Thanks again for viewing. Cheers Phil

Friday, June 17, 2022

It has been a while since I posted on the blog, over two months,  but I have had a bit of an increase in my career role in that time and work on the modules has stalled. I am setting up a small work bench in a spare room so hopefully I can work on both roles more closely. I did manage a respite day at The Great Train Show but unfortunately I spent most of the day in the ticket booth, I hope everyone enjoyed the exhibition even if I did not see very much of it.

Thankyou to all of you who have dropped by to take a look. I now have 1000+ looks, a long way short of my peers but thankyou non the less. In this post I want to reference the DCC Guy, Larry Puckett. I am not a fan as such but he does post good stuff. He speaks slowly and clearly and his videos are well produced. If you are interested in the DCC Concepts Alignment Dowels his video on the subject is well worth a look.

I am also posting a few prototype photos taken at Borenore in the late seventies. I hope you find them interesting. I have been posting some of my photos of the west on a well know prototype group on Facebook but incurred the rath of the moderator because I am unable to caption with a date. So since I set the rules here I may just burden you with a few non Borenore photos from time to time. A friend suggested just make up a date but that is not me. Anyway I am still a member, get to see all the photos I joined to see and I still have my collection. The only people who miss out are the 100+ likes I seemed to get on each post despite the lack on a date.

So here are a few Borenore shots fron 1975 to 1980. Enjoy.

The first 6 show the safe working and photo 7 shows a Dubbo bound freight working through the station. Yes, Dubbo bound via the "Scenic" route via Molong, Cumnock etc.

Hopefully I will be back on track very soon. Cheers Phil

Thursday, April 7, 2022


The Buildings and Infrastructure

Firstly, I am indebted to my colleague Bob Stack who supplied me with copies of several key drawings of Borenore. These have helped considerably. If you have a photo or drawing that you think may help, please forward it to me.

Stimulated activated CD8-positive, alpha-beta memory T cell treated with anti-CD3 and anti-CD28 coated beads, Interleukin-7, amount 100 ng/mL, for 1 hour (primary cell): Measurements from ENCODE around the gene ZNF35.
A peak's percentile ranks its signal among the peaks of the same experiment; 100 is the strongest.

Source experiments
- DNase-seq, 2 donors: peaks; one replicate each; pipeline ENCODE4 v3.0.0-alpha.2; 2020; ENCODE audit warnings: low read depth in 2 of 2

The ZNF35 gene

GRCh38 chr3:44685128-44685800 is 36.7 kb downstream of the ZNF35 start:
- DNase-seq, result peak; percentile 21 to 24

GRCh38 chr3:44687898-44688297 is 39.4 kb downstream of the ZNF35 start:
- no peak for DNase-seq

I am leaving the signals out of the discussion for now as this will be a big project later in the build.

I will start from the LHS as you view the model or look at the plan from the first post and the first piece of infrastructure is the Overhead Bridge leading to the goods yard, an elaborate structure for such a task. It is an angled approach version of a typical NSWGR overbridge.

Fortunately, Rod Kelly from Laser Rail Bits makes an excellent kit of this bridge, albeit not exactly correct for Borenore. After a “long” enjoyable chat with Rod he offered to “burn” me some modified piles for the bridge to make it more correct for Borenore.

The next item is the SM’s Residence.

Crop from a Mike Schrader photo.

It is based on a Gate Keeper residence and in 1965 was virtually just that but with an extra chimney. However, it proceeded to get added on to over the years. I am lucky here as Stephen from SJM Models produced an excellent model of a Gate Keepers house and so this is what will be used on the model with a bit of extra work. There will be a second one needed for the level crossing.

One of the drawings I was given by Bob Stack shows it with all the additions, some of which have recently been opened up.

This is a drawing how it ended up.

Next in line are the station buildings consisting of a Lamp Room, Out of Shed, 3 Room Station Building with attached Toilet and finally the Signal Box.

The Out of Shed had a loading race at the rear as seen in the drawing below and the field notes.

The Lamp Room, Out of Shed and Station Building with attached Toilet will have to be scratch built. In the late 70’s I measured these up with the help of my father and friend Allan Garbutt who drew up excellent field notes as I called out the numbers. Here are a few scans of some of the pages.

The Signal box is a precast concrete version and SJM make a fine model of a 4-panel box so I asked very nicely and Stephen cast me an extra back for the kit which has allowed me to cut and paste it into a 5-panel box.

Finally, across the tracks from the platform is a G3 goods shed, a gantry crane, loading bank and stock race.

When first built the goods shed had the customary office attached but by 1965 it was gone as in these 1978 views.

This will be a slightly kit bashed Ian Lindsay Models G3 Kit and an SJM Gantry Crane Kit.

Rod Kelly makes a low timber loading bank that will be the basis of the one at Borenore, but I will probably need two kits.

The stock race will need to be scratch built and shrunk to fit.

There is also a tank car unloading point on the extension of the stock siding, but this is only a couple of pipes sticking out of the ground.

I have deliberately avoided discussing the large number of detail items that will be needed for the time being like platform scales, seats, etc. which will come from the SJM collection. Now to the build process. I will put up a post on each project as I build each item.

All photos by the author except the one credited.

Cheers Phil Collins

                                                                   Important Update Well, it has been longer than I had planned since the ...